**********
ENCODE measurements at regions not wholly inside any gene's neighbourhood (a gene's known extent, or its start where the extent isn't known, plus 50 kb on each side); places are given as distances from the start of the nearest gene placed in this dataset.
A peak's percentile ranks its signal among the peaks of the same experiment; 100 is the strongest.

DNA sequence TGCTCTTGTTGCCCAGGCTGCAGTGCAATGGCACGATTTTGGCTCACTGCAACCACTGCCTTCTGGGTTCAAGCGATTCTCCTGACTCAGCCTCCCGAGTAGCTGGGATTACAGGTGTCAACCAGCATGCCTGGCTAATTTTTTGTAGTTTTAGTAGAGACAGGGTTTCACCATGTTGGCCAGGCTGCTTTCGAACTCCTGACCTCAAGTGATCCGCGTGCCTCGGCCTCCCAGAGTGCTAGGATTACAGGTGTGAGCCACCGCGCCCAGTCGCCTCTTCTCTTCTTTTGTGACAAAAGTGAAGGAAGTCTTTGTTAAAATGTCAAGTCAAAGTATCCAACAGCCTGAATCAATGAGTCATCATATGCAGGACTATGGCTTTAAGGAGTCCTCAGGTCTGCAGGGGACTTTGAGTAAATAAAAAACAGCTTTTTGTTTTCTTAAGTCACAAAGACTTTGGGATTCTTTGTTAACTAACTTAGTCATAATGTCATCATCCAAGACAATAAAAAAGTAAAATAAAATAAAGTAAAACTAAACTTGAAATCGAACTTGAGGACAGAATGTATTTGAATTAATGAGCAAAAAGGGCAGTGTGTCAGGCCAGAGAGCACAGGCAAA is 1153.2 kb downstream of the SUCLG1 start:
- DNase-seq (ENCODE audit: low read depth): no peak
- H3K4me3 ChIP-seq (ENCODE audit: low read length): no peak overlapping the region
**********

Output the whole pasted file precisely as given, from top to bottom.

ENCODE measurements at regions not wholly inside any gene's neighbourhood (a gene's known extent, or its start where the extent isn't known, plus 50 kb on each side); places are given as distances from the start of the nearest gene placed in this dataset.
A peak's percentile ranks its signal among the peaks of the same experiment; 100 is the strongest.

DNA sequence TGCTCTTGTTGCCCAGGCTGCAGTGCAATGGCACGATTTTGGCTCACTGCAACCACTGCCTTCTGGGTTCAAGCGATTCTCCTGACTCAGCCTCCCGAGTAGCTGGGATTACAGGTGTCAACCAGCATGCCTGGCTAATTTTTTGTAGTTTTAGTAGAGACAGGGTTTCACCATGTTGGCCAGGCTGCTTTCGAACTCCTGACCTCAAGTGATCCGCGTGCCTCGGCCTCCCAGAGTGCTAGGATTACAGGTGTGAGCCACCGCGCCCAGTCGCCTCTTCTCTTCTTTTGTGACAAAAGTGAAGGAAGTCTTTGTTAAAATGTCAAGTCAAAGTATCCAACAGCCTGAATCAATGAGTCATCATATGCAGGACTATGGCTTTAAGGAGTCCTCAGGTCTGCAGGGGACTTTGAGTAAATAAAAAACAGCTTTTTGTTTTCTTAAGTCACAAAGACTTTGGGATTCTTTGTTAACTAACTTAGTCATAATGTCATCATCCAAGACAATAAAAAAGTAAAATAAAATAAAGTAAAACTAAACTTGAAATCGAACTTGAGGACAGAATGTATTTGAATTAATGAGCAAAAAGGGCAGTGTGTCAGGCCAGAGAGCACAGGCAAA is 1153.2 kb downstream of the SUCLG1 start:
- DNase-seq (ENCODE audit: low read depth): no peak
- H3K4me3 ChIP-seq (ENCODE audit: low read length): no peak overlapping the region